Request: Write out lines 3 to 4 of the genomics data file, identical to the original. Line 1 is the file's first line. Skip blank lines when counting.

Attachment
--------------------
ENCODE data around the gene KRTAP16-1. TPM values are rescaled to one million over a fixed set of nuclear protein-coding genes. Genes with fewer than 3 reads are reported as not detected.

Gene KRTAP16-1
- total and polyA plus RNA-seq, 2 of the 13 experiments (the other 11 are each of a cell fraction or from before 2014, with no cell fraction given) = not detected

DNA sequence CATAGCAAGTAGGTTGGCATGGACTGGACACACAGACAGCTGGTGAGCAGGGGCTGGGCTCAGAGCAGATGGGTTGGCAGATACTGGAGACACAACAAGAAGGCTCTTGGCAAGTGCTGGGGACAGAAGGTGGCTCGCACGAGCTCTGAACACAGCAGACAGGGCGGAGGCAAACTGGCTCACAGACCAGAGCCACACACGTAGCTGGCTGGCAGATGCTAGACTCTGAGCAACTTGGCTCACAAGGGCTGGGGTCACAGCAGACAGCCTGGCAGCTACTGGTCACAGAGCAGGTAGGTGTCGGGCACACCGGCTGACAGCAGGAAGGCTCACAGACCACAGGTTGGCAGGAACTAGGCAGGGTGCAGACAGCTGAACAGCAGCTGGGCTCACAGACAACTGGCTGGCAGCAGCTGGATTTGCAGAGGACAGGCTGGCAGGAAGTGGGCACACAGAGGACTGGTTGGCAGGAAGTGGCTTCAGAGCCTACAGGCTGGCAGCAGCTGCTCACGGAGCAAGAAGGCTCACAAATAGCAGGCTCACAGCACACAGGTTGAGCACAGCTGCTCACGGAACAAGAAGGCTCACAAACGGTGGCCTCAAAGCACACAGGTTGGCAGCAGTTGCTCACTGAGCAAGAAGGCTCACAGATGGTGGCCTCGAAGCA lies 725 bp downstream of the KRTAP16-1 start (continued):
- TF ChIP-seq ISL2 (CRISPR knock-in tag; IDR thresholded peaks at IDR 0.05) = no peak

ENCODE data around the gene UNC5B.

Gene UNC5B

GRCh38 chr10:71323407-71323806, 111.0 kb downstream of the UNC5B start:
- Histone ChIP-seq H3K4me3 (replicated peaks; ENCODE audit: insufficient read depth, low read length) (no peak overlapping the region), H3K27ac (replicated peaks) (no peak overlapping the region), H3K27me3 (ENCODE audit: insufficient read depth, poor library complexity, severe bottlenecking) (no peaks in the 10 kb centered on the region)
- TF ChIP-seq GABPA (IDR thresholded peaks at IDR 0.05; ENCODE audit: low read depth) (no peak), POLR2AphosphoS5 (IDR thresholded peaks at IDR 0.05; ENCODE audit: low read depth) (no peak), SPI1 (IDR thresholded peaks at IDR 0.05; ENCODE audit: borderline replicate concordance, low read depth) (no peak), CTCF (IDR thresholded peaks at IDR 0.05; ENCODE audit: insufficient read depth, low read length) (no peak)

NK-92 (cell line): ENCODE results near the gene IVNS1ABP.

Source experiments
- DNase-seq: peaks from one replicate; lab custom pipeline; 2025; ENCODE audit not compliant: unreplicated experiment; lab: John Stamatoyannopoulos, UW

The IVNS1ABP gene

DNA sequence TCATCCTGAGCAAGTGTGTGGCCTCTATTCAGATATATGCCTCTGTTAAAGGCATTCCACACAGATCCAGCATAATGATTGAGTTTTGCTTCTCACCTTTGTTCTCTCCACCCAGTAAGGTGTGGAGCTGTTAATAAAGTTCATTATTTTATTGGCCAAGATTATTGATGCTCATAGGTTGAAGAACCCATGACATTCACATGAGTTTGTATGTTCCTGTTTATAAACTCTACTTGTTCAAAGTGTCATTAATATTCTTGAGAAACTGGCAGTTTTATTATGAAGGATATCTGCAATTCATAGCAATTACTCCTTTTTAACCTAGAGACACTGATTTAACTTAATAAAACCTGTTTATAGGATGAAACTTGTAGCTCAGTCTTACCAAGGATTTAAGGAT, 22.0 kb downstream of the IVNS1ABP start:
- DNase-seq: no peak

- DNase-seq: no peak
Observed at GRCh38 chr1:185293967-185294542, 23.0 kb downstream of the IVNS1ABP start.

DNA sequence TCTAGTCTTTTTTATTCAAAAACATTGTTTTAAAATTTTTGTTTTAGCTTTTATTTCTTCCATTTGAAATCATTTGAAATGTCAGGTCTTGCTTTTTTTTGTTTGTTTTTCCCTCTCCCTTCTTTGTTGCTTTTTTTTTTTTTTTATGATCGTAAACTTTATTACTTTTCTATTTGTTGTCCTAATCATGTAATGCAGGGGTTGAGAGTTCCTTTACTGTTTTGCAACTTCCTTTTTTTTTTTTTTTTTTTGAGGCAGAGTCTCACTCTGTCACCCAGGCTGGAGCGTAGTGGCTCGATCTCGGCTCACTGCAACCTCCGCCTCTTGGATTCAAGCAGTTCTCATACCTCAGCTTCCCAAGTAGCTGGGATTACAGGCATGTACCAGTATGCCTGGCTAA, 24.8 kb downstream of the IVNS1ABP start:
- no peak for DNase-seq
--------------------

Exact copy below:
- total and polyA plus RNA-seq, 2 of the 13 experiments (the other 11 are each of a cell fraction or from before 2014, with no cell fraction given) = not detected

DNA sequence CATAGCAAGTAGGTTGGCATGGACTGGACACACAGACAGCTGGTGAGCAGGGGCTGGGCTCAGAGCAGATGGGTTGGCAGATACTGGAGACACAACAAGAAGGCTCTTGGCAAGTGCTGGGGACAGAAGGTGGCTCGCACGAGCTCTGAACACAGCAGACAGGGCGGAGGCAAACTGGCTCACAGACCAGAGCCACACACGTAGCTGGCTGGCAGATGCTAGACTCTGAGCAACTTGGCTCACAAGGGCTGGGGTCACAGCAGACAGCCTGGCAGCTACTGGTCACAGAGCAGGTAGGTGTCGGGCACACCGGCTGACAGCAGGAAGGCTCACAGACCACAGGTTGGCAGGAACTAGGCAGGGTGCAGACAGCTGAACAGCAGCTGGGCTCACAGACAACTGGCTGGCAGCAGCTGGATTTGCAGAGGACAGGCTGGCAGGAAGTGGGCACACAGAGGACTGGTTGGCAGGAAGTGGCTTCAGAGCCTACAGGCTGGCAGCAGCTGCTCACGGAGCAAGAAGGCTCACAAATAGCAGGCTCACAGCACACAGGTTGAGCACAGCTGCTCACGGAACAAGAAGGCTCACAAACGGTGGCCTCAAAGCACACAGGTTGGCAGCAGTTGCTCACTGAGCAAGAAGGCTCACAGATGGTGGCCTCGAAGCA lies 725 bp downstream of the KRTAP16-1 start (continued):